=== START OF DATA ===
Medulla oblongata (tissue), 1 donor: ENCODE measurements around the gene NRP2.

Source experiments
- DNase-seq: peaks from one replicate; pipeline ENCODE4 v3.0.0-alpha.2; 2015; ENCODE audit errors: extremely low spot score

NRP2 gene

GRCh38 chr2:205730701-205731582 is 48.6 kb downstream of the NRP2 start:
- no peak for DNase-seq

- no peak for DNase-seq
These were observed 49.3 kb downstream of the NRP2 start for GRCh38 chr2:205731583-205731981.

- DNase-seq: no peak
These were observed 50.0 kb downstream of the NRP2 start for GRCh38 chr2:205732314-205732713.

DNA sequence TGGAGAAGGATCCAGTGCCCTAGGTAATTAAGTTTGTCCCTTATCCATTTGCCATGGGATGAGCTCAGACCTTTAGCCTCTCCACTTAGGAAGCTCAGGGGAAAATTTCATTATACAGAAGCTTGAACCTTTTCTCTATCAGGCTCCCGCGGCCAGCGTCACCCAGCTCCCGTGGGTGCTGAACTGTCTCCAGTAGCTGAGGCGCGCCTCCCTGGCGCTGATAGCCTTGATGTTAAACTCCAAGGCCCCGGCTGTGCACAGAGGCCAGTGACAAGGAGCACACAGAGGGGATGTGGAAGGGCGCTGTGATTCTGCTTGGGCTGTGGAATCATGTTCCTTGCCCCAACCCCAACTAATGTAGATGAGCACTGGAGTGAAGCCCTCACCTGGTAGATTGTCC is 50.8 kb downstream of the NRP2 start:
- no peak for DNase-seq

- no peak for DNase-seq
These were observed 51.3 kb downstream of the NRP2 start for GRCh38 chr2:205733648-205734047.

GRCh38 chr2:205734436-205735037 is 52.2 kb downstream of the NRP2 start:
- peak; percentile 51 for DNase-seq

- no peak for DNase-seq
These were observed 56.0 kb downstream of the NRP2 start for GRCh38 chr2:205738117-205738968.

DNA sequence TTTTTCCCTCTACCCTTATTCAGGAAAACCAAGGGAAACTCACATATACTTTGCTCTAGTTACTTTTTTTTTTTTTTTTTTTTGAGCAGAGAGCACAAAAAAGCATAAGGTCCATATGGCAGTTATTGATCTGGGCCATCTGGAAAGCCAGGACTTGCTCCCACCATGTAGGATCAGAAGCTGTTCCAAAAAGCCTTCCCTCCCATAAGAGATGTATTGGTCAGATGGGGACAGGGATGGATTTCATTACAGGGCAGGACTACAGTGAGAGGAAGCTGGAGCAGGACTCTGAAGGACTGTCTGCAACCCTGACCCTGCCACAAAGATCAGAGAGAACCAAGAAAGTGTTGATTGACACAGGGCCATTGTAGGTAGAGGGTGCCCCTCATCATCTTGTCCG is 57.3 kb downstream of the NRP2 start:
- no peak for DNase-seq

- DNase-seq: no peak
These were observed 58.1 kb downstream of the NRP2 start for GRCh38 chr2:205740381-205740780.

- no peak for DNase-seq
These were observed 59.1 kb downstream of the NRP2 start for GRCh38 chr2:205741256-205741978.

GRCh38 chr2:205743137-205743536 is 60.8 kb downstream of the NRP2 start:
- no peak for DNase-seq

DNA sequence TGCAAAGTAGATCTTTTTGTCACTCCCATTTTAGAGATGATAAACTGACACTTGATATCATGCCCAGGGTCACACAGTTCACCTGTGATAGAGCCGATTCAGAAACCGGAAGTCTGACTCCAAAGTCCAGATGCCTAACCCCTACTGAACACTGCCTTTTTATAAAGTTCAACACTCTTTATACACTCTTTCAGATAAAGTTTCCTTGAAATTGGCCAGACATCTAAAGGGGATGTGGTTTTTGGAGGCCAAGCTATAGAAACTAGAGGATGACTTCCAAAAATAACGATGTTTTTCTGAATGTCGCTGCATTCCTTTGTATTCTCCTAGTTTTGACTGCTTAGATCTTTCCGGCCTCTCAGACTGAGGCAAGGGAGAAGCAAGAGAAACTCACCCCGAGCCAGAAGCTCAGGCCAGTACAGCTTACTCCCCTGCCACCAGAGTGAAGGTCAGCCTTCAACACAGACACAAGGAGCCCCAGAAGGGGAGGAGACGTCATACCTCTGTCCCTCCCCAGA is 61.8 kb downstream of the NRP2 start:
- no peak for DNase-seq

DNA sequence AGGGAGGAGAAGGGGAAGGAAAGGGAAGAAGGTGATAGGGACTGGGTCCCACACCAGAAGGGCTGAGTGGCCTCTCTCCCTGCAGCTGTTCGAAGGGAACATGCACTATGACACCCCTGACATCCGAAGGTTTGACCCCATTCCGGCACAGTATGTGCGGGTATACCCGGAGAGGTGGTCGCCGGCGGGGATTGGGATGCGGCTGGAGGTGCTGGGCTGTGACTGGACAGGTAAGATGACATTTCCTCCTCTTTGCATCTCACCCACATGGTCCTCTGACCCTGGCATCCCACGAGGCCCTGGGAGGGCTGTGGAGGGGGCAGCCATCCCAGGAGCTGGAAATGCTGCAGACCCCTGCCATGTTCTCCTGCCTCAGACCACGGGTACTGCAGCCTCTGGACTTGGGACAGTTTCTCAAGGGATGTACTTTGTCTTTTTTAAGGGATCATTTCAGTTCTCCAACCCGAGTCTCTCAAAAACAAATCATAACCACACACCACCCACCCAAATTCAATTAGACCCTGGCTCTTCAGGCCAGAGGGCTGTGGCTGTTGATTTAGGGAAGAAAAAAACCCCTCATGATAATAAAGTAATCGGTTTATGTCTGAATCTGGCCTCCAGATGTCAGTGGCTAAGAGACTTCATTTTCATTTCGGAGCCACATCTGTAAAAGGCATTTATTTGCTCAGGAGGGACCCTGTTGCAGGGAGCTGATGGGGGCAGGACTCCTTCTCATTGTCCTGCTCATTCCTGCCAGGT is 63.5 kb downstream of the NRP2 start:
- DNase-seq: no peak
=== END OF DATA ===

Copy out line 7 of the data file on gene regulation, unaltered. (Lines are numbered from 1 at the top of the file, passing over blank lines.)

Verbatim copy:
- no peak for DNase-seq